On June 24, a federal grand jury in the Eastern District of Michigan indicted 53 Metro-Detroiters for allegedly submitting false Medicare claims totaling over $50 million. The sting operation undertaken by the Medicare Fraud Strike Force in Detroit, was coordinated by the Department of Health and Human Services Healthcare Fraud Prevention and Enforcement Action Team (HEAT) and is but one phase in a multi-phase initiative to reduce Medicare and Medicaid fraud. The indictments include conspiracy to defraud the Medicare program, criminal false claims, and violations of the anti-kickback statutes. According to the Department of Health and Human Services (HHS), the defendants “participated in schemes to submit claims to Medicare for treatments that were in fact medically unnecessary and oftentimes, never provided.” Detroit is just one place authorities have targeted as part of the HEAT initiative, which has already indicted over 250 people in Florida, Los Angeles, and Miami.
According to the Medicare Fraud Strike Force, maximum prison sentences range from 2 to 20 years, per count. In addition to incarceration, the defendants are also facing criminal restitution (i.e., paying back the amounts proven by the government to have been unlawfully received), civil fines (e.g., treble damages), administrative sanctions (e.g., exclusion from the Medicare and Medicaid programs), and potential loss of health care licenses (if applicable). For many individuals, multiple counts of healthcare fraud–each count which carries a maximum prison sentence of 10 years–could, essentially, be a life sentence. For instance, one individual has been charged with 1 count of conspiracy to commit healthcare fraud, 3 counts of healthcare fraud, 1 count of conspiracy to launder money, and 6 counts of money laundering. If she is convicted on just the 6 counts of money laundering, she could face up to 60 to 120 years in prison (depending on which money laundering statute she has been proven to have violated). For someone in her 50s, this would essentially be a life sentence.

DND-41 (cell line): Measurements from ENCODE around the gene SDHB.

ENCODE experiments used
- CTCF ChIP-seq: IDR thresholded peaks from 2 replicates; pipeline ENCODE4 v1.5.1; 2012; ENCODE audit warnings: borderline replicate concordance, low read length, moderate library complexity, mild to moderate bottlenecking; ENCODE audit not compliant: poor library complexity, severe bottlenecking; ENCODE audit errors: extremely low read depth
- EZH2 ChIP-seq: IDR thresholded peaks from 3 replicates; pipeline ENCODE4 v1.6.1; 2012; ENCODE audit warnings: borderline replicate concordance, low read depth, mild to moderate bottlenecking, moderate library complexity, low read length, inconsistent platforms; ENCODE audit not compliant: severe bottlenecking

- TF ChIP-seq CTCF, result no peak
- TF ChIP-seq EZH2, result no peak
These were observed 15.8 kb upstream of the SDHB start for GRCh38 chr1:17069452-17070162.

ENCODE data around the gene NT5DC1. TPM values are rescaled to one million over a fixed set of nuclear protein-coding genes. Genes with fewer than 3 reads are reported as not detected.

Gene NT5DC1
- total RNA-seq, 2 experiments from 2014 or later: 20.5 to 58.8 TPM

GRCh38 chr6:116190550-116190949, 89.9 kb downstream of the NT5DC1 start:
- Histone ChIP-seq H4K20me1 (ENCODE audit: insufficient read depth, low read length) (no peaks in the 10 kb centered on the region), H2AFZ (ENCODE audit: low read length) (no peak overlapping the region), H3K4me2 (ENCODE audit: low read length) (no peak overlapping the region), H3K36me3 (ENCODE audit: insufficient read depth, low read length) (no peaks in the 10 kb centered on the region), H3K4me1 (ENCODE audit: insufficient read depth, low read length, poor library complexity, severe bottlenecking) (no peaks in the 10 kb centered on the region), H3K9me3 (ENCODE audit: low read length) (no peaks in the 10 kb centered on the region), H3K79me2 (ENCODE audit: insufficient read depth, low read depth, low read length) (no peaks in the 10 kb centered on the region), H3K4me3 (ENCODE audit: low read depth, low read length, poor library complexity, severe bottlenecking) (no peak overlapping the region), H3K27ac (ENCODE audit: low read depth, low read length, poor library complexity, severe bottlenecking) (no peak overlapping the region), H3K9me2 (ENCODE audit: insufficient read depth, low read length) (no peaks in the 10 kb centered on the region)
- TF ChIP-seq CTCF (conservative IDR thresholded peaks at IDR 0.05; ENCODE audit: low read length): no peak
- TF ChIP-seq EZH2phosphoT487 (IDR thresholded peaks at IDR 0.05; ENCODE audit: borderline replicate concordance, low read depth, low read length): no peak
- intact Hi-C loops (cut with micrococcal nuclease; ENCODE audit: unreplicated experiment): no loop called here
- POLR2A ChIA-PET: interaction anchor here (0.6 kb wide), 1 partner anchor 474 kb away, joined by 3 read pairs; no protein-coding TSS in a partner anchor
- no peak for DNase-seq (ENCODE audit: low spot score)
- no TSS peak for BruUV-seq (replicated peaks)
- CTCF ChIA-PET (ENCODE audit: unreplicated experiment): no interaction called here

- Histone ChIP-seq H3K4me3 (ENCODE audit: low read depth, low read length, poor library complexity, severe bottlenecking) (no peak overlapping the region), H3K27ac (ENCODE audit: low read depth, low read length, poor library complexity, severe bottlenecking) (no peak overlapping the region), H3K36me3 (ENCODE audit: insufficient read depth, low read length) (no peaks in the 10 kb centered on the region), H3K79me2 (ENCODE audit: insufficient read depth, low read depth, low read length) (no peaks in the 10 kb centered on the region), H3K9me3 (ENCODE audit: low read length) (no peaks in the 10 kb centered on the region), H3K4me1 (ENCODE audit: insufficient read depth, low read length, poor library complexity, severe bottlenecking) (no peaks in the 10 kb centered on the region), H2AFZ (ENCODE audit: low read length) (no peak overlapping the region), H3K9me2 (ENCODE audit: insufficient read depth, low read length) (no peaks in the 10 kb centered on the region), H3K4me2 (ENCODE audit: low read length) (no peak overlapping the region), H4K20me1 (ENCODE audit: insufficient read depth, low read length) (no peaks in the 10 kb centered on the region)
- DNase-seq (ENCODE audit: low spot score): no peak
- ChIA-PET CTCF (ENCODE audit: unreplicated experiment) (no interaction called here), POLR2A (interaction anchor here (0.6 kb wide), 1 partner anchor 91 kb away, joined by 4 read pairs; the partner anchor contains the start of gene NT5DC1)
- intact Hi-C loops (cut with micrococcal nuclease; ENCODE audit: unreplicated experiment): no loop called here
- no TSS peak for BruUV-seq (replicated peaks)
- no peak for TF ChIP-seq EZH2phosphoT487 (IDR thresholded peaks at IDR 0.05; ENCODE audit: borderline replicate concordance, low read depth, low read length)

For more information, please call Abby Pendleton, Esq., Robert Iwrey, Esq., Adrienne Dresevic, Esq., Carey F. Kalmowitz, Esq. or Jessica L. Gustafson, Esq. at (248) 996-8510 or visit The HLP website.